Originally, her brother, David, made all the cheese boards by hand, but as the business has grown, Leonard has started using sustainably-sourced palm leaf boards.
“My favorite part is being able to tell the story of the cheese,” Leonard said. “With artisan cheeses you can break it down to the time of year, what the animals were fed, and which cheesemaker made it. I think that’s what makes it special. Each board comes with a detailed information sheet and lists the pairings they should try. I want the eating to be an experience. I want it to be something they can sit and bond over. Our boards are hand-crafted, perfectly paired and beautifully done.”
Xanthi Gerasimo, Honors College adviser and women’s rugby coach, said Leonard is a hard worker, eager to learn and enjoyable to be around.
“It did not shock me when Christine chose to return to her family farm,” Gerasimo said. “She loves the land, loves her cows and feels a connection to producing food. I love how she has taken her food science background and used it to innovate new ways for her family farm to make money. She took knowledge from her internship at a cheese factory and her coursework and combined that with her passion for ethical local food and created her amazing business.”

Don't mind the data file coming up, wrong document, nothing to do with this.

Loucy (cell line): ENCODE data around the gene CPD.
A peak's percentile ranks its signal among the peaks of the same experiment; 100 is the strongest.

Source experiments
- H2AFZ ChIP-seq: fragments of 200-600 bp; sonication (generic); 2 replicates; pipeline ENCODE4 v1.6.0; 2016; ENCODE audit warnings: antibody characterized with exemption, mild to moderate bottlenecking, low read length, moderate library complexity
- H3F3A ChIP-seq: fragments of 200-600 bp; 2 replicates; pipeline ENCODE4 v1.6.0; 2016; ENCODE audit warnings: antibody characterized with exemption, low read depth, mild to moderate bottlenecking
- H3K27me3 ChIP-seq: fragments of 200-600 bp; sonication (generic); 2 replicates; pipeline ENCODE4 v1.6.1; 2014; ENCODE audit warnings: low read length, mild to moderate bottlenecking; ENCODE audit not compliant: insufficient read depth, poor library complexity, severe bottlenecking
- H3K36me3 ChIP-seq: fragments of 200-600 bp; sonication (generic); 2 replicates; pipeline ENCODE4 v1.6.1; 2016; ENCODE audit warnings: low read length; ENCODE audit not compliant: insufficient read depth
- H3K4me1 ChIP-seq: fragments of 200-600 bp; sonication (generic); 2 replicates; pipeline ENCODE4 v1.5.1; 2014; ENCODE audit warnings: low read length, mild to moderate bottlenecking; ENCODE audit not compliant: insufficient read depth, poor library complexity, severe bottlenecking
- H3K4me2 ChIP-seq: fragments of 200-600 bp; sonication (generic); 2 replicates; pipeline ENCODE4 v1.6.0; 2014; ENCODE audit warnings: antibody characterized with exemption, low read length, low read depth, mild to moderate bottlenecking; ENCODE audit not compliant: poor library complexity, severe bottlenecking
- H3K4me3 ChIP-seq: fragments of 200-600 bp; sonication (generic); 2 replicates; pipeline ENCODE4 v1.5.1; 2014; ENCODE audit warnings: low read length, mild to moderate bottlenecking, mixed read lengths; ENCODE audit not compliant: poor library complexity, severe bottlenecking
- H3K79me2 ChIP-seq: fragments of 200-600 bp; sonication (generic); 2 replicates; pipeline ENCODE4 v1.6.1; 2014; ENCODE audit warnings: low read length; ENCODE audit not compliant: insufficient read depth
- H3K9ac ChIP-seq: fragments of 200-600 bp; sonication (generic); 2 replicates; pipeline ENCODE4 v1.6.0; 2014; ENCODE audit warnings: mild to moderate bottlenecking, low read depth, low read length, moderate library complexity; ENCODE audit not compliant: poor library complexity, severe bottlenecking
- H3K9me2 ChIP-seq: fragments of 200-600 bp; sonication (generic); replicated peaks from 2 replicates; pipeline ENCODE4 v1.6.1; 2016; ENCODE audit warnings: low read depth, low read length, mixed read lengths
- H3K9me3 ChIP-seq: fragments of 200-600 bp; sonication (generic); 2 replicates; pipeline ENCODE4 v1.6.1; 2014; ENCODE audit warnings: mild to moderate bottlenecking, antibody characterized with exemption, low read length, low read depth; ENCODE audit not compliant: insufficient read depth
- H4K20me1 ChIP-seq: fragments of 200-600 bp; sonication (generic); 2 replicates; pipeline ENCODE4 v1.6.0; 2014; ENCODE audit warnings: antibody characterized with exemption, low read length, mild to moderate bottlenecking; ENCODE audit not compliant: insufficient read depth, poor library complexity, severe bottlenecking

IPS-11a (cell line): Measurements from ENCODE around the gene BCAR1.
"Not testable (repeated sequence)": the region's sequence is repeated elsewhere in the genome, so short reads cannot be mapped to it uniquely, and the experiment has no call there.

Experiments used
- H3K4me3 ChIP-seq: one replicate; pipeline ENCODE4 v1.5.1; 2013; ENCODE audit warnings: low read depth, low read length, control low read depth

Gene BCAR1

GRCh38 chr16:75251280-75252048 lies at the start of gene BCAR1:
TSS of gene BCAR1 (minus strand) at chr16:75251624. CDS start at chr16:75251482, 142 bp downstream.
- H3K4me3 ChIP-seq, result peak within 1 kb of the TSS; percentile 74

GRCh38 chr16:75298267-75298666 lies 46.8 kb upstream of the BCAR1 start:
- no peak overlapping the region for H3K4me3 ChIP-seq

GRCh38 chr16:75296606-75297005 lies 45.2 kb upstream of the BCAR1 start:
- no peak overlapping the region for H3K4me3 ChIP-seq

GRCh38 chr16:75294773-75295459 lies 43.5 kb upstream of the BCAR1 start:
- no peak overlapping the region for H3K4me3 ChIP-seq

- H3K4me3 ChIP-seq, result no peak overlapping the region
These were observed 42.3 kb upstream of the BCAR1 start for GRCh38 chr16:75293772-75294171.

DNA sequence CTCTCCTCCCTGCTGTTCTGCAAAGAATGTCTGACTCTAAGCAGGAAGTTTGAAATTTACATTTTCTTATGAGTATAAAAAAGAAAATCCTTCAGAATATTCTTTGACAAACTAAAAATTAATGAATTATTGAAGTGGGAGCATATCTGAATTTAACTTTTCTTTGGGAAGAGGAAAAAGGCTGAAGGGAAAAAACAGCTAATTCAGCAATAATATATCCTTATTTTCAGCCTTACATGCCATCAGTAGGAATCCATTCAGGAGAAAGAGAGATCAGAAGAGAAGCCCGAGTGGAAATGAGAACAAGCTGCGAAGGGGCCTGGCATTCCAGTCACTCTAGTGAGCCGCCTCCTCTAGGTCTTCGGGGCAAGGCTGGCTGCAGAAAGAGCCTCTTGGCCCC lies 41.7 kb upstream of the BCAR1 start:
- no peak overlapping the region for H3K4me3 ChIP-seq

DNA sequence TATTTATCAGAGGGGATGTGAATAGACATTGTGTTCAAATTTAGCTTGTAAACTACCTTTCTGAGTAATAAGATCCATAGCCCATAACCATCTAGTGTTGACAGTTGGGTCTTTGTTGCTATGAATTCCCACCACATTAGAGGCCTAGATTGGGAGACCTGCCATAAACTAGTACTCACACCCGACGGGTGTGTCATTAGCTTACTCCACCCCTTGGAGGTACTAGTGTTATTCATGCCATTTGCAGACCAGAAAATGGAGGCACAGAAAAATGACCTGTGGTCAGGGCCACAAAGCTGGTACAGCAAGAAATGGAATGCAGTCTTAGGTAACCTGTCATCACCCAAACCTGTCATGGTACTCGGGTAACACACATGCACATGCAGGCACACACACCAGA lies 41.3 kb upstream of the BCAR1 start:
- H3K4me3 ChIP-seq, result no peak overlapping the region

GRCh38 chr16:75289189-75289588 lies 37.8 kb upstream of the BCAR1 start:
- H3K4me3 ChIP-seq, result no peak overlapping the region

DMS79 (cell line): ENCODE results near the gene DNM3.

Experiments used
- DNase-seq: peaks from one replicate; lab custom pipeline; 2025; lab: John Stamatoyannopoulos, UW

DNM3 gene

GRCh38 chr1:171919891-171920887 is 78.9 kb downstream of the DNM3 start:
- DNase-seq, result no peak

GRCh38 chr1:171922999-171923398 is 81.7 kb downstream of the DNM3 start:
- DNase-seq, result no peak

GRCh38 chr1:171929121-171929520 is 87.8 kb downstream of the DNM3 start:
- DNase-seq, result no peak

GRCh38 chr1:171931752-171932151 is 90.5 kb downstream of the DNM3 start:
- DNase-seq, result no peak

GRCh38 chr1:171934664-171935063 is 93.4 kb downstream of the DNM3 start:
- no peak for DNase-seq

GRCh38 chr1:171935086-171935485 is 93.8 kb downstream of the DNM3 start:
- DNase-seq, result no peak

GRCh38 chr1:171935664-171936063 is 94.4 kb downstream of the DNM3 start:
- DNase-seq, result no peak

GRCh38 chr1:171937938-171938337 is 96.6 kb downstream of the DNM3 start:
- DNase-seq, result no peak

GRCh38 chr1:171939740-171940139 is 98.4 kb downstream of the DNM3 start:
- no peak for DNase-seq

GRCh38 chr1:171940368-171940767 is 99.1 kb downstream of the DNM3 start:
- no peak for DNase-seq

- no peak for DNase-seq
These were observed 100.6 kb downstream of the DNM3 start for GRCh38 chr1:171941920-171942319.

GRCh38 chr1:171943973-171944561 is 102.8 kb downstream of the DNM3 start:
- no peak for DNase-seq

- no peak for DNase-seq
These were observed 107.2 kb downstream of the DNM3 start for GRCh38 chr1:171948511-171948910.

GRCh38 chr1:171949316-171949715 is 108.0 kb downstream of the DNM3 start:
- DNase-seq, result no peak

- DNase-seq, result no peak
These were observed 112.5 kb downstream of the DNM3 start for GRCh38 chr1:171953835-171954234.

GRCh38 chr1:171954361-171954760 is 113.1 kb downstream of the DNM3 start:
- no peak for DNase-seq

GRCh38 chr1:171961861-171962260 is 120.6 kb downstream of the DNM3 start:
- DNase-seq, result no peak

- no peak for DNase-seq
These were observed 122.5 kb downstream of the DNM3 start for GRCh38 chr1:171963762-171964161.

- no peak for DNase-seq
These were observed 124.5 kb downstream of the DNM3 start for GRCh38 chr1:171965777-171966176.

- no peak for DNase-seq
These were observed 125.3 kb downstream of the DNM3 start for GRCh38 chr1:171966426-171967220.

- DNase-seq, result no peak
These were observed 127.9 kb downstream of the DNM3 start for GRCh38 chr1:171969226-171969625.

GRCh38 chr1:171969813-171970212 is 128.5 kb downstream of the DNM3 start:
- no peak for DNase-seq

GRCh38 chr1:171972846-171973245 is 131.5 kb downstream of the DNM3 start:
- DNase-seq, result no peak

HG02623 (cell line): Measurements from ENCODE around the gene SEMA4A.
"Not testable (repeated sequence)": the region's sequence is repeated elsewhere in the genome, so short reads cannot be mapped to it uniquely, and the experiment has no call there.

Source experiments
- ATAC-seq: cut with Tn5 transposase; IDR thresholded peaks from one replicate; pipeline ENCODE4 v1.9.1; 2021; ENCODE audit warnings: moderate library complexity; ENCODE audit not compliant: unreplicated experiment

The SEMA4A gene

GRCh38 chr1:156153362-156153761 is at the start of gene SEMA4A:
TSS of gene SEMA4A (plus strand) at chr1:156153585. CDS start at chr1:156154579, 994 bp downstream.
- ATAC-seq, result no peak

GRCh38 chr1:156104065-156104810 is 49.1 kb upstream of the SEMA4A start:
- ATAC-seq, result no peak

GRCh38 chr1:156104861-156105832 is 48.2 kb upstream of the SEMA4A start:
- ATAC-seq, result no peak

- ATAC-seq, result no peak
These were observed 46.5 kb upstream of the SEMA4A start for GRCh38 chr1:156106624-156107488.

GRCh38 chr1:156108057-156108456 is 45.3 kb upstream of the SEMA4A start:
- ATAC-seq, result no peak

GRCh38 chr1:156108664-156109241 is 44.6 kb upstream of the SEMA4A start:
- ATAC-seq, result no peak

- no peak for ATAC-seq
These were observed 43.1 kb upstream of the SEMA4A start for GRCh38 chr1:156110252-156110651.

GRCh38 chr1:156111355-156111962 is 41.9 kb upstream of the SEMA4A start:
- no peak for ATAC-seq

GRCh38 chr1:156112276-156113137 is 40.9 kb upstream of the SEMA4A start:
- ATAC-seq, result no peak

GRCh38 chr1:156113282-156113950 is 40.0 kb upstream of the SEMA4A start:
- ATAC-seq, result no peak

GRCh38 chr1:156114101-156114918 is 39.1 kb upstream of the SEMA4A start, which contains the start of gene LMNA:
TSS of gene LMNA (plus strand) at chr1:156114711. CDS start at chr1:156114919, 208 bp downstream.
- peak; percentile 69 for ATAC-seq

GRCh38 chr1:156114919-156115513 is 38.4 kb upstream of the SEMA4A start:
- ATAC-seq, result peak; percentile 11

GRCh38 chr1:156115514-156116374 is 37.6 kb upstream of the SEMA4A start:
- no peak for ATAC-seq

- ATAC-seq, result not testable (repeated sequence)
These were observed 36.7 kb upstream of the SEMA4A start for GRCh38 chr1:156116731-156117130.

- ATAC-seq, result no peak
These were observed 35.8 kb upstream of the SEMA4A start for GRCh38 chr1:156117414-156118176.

Leonard’s favorite cheese is Lucky Linda Clothbound Cheddar from the Redhead Creamery. It is a smooth, savory cheese. “It is a full sensory experience,” Leonard said. “It is beautiful and is creamy on the palate.”
While at UW-Stout, Leonard participated in a wine and food pairings class. It taught her the subtle taste nuances of pairing cheeses with different foods.
In addition to the boards, Leonard offers on-the-farm or virtual classes teaching participants about different cheeses. Leonard loved the applied learning that UW-Stout offers and carries that into her classes, explaining how all cheese is made from milk, cultures, rennet and salt. “I want people to go into a store and have the whole story behind the cheese they see,” she noted.
Moving into the future, Leonard plans to add a space to offer indoor classes on the farm and by 2030 a creamery that would allow her to milk 15 cows and produce artisan cheeses. She hopes the family farm continues into the next generation and that those sweet dreams are made of cheese.